There has been a lot of justified shock at the tax the Uber to pay the Taxi’s law in Massachusetts:
This is … words fail. No, literally. I have just spent 20 minutes staring at my screen, trying to come up with something to say other than the blindingly obvious: This is a shamelessly unjustifiable giveaway to a special interest, paid for by taxing a competitor that’s eating their lunch. If our 19th-century forbears had tried to run the economy this way, I would be writing out this column longhand, by the light of a whale-oil lamp.
Reason was not happy, not happy at all
The state’s “MassDevelopment” agency—a crony-corporatist sinkhole of misappropriated funds, if ever there was one—will be responsible for figuring out how to spend the money to best help the taxi industry. One idea is to help taxis “adopt new technologies,” which probably means using an app to hail a cab. So Massachusetts is robbing Peter to pay Paul so that Paul can learn how to do the thing Peter already does.
Ride-sharing services have little choice but to accept the fee: indeed, they practically have to thank the government for going easy on them. The new law is apparently some sort of compromise—taxi lobbyists wanted Uber banned outright.
We can all speculate why GOP governor Baker signed this into law (I presume that as Democrats could override any veto easily he went along to get along) but amidst all the online outrage was a paragraph from Megan McArdle’s piece worth a 2nd look
Now, to be sure, a fee of 20 cents is probably not going to put Uber and Lyft out of business. On the other hand, such fees have a way of metastasizing over time. They start out as a tiny fee that no one could possibly object to, and then, when no one’s looking, they’re raised a little bit. And then a little bit more. And then you eventually find they’re hefty enough to make the new service expensive and inefficient — as expensive and inefficient as the old service that it replaced.
In other words it’s designed to slowly kill Uber by bleeding their profits.
It’s a cunning plan except it’s based on a fallacy that can be expressed in two words:
The ride-hailing giant Uber Technologies Inc. is not a public company, but every three months, dozens of shareholders get on a conference call to hear the latest details on its business performance from its head of finance, Gautam Gupta.
On Friday, Gupta told investors that Uber’s losses mounted in the second quarter. Even in the U.S., where Uber had turned a profit during its first quarter, the company was once again losing money.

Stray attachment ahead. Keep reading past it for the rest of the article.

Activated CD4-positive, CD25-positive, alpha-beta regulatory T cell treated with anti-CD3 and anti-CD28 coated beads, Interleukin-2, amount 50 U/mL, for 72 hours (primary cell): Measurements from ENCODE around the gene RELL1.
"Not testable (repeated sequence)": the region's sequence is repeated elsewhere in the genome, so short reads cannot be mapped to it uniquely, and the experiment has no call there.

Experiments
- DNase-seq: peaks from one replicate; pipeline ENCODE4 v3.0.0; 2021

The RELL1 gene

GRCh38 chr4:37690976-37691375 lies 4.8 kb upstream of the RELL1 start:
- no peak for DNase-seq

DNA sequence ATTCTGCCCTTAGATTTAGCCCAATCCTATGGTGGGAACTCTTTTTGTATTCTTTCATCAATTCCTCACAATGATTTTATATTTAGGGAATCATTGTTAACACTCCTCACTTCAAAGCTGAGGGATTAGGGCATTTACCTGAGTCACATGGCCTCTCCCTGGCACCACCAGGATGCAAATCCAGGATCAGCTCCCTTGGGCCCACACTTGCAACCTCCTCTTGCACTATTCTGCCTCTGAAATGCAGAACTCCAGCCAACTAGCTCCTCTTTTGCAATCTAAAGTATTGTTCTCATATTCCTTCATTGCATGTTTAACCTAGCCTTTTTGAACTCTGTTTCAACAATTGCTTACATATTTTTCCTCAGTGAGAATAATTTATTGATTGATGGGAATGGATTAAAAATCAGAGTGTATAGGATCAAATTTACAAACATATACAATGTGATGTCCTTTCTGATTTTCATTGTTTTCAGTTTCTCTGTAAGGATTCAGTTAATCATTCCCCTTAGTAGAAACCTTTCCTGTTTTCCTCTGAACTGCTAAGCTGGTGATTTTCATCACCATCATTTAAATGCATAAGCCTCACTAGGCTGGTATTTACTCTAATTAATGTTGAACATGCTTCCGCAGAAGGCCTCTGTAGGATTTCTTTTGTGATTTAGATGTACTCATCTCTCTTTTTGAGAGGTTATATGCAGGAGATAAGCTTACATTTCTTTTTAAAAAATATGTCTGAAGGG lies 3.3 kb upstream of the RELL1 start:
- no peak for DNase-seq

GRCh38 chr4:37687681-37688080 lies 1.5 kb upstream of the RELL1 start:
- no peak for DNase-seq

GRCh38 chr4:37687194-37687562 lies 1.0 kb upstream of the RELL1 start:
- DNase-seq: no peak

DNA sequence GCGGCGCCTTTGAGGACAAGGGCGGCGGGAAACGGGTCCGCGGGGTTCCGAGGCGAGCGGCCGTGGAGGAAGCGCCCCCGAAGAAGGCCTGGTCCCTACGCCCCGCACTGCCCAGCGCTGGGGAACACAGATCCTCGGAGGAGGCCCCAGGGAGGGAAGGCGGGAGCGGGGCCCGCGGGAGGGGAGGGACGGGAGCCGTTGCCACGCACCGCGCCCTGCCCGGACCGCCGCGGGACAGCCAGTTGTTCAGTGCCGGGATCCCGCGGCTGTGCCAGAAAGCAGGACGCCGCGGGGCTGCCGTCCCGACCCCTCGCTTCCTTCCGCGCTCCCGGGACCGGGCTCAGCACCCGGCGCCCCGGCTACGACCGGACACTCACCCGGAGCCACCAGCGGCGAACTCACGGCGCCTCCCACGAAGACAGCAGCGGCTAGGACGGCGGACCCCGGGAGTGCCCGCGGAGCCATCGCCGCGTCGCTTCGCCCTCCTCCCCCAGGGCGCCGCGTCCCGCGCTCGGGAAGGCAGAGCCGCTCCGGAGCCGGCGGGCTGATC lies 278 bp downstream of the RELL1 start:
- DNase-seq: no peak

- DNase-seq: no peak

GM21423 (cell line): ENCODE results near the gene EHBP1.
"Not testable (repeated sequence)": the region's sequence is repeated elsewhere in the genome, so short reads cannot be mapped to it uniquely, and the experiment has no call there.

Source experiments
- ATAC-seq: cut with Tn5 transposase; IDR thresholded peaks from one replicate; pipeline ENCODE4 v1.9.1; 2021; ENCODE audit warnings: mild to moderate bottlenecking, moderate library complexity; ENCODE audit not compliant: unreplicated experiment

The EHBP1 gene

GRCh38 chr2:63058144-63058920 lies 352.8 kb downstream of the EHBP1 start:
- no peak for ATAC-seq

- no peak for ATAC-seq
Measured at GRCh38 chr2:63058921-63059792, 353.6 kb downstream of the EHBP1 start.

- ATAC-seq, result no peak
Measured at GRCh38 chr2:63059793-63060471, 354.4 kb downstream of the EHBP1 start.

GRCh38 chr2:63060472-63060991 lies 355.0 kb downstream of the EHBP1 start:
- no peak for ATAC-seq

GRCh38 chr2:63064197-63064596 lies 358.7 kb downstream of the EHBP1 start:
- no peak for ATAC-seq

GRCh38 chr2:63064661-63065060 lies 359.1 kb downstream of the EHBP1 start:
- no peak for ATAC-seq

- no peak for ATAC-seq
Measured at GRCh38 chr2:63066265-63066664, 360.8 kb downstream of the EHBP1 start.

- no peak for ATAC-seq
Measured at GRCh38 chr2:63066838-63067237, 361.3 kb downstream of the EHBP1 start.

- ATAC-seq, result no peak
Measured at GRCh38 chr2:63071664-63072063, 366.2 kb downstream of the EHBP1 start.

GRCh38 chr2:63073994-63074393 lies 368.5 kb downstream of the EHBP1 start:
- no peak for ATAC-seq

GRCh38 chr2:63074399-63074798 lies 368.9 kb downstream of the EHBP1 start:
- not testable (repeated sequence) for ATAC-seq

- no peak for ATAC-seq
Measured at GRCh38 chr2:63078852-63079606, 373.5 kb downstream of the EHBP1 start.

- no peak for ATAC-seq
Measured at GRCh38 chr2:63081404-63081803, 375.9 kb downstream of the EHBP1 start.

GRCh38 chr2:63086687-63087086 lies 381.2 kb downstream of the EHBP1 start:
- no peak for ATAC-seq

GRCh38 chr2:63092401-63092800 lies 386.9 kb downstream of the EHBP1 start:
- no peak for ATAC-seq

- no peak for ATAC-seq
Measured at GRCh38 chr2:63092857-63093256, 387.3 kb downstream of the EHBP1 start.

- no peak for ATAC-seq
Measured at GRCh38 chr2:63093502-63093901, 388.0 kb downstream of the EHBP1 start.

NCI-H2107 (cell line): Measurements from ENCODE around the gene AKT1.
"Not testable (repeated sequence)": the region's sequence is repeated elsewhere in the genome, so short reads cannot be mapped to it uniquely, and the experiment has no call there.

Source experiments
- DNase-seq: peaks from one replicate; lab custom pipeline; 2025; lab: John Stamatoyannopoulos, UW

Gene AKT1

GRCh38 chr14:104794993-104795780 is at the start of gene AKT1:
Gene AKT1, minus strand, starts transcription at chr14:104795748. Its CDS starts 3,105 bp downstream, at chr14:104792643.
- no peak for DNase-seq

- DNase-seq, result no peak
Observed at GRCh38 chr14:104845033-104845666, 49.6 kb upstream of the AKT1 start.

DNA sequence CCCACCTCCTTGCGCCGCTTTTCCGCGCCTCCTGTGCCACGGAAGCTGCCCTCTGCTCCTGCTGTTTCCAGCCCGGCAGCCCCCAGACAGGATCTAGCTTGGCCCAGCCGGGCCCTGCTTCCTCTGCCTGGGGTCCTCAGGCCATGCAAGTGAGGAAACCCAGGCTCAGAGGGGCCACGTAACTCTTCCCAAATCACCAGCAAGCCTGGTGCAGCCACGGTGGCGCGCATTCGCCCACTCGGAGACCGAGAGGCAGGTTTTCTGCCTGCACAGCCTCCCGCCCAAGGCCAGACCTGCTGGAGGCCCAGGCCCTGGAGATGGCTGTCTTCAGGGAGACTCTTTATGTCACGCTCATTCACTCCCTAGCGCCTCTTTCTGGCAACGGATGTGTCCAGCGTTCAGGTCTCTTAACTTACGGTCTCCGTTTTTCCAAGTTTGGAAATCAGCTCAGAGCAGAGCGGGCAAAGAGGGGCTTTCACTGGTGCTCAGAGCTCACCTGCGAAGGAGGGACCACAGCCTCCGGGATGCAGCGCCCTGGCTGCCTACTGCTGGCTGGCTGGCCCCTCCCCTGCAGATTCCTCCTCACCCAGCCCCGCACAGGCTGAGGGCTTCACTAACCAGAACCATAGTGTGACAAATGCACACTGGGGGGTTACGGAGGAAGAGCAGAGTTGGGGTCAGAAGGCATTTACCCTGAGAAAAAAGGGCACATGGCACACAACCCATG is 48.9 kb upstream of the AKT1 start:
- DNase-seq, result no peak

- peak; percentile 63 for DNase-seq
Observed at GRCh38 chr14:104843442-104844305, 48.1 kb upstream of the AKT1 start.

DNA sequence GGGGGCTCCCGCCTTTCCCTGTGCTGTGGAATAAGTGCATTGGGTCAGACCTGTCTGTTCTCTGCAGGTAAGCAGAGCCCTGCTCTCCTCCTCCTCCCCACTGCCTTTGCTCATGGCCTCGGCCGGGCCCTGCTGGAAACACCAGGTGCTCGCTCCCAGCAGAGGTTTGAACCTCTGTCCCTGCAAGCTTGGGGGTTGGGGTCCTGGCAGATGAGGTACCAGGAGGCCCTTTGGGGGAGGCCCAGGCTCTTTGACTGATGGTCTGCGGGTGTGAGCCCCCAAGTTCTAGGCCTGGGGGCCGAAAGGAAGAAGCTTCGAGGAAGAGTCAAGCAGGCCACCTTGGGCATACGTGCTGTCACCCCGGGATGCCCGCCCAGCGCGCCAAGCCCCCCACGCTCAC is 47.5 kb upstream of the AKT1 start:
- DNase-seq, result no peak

In the first quarter of this year, Uber lost about $520 million before interest, taxes, depreciation and amortization, according to people familiar with the matter. In the second quarter the losses significantly exceeded $750 million, including a roughly $100 million shortfall in the U.S., those people said. That means Uber’s losses in the first half of 2016 totaled at least $1.27 billion.
$100 million in US losses? over $750 million worldwide on a service designed to have basically administrative & labor costs? Cripes who’s in charge of this company Tina Brown?
Subsidies for Uber’s drivers are responsible for the majority of the company’s losses globally, Gupta told investors, according to people familiar with the matter. An Uber spokesman declined to comment.
Or to put it another way, at the price point Uber charges for rides apparently it is not possible to attract drivers willing to drive therefore it’s necessary to “subsidize” said drivers to keep the service going.
Moreover these losses aren’t all that new:
Uber’s losses and revenue have generally grown in lockstep as the company’s global ambitions have expanded. Uber has lost money quarter after quarter. In 2015, Uber lost at least $2 billion before interest, taxes, depreciation and amortization. Uber, which is seven years old, has lost at least $4 billion in the history of the company.
It’s hard to find much of a precedent for Uber’s losses. Webvan and Kozmo.com—two now-defunct phantoms of the original dot-com boom—lost just over $1 billion combined in their short lifetimes. Amazon.com Inc. is famous for losing money while increasing its market value, but its biggest loss ever totaled $1.4 billion in 2000. Uber exceeded that number in 2015 and is on pace to do it again this year.
Maybe it’s just me but If you’re competing with a company that’s losing this much money on a service designed to have minimal overhead that runs off an app then you aren’t going to need taxes and regulation to make it go away.
But I guess the Taxi Lobby figured they might as well get their share while there’s still a share to get.